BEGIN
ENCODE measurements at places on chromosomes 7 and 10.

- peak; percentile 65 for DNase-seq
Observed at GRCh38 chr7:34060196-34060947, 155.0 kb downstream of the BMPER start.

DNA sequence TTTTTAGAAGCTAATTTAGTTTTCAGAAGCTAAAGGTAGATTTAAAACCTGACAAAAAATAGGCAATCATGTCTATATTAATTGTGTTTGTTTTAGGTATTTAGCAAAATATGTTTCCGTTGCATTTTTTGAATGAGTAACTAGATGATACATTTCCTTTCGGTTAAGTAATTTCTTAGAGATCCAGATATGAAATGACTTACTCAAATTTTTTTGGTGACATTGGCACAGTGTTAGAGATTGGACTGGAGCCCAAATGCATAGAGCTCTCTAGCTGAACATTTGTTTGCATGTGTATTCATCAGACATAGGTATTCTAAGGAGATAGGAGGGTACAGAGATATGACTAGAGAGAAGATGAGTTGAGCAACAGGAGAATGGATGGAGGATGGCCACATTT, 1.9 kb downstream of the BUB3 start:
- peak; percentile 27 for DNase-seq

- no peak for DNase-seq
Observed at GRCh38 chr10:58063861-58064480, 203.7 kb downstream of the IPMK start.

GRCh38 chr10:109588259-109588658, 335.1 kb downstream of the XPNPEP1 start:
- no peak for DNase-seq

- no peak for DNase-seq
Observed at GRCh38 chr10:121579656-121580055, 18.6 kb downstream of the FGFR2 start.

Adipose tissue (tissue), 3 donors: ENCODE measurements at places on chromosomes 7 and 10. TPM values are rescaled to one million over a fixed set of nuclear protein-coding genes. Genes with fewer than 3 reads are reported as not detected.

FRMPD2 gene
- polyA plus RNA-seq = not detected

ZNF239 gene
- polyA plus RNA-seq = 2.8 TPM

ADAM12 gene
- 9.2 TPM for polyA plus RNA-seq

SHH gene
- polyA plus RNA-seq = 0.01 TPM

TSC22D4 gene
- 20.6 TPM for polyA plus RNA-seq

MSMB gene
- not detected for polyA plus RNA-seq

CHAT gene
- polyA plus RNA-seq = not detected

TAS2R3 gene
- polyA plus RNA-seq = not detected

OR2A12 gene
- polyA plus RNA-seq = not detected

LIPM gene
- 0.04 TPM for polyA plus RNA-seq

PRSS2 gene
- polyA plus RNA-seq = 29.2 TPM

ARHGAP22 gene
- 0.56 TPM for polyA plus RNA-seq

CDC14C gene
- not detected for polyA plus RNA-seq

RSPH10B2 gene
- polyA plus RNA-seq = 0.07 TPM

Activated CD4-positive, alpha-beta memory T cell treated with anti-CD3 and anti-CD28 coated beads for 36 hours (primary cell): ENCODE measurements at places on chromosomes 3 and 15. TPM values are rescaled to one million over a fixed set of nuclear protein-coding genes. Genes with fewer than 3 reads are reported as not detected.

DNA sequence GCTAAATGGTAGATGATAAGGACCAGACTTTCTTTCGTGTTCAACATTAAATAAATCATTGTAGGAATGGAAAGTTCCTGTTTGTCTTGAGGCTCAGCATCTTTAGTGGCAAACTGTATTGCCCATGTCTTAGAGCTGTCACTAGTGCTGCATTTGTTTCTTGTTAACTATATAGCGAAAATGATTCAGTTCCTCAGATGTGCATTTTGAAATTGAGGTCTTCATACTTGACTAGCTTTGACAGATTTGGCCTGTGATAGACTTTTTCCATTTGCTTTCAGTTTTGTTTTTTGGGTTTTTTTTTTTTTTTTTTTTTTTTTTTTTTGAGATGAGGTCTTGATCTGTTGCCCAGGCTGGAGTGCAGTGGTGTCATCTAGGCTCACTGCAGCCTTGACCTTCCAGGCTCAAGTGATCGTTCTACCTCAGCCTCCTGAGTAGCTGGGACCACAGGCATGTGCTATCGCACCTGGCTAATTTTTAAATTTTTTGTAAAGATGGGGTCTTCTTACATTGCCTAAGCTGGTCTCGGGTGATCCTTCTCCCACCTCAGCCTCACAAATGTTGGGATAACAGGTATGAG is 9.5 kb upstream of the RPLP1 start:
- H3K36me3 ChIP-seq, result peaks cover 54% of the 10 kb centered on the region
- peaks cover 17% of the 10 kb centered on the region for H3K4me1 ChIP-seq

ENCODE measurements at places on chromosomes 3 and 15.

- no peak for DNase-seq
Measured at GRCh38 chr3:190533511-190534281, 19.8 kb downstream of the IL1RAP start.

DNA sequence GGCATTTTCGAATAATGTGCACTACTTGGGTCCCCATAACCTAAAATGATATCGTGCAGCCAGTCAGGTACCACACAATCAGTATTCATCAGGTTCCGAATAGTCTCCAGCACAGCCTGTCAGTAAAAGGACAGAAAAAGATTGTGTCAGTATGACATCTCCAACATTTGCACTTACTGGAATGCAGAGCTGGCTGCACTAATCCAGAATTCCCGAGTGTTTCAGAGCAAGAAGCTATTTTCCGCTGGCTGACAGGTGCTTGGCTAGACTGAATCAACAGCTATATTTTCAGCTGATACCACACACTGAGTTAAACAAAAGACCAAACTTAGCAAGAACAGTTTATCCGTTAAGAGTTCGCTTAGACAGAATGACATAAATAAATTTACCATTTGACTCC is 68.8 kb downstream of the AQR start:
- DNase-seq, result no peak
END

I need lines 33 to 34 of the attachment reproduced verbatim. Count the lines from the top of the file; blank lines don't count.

PRSS2 gene
- polyA plus RNA-seq = 29.2 TPM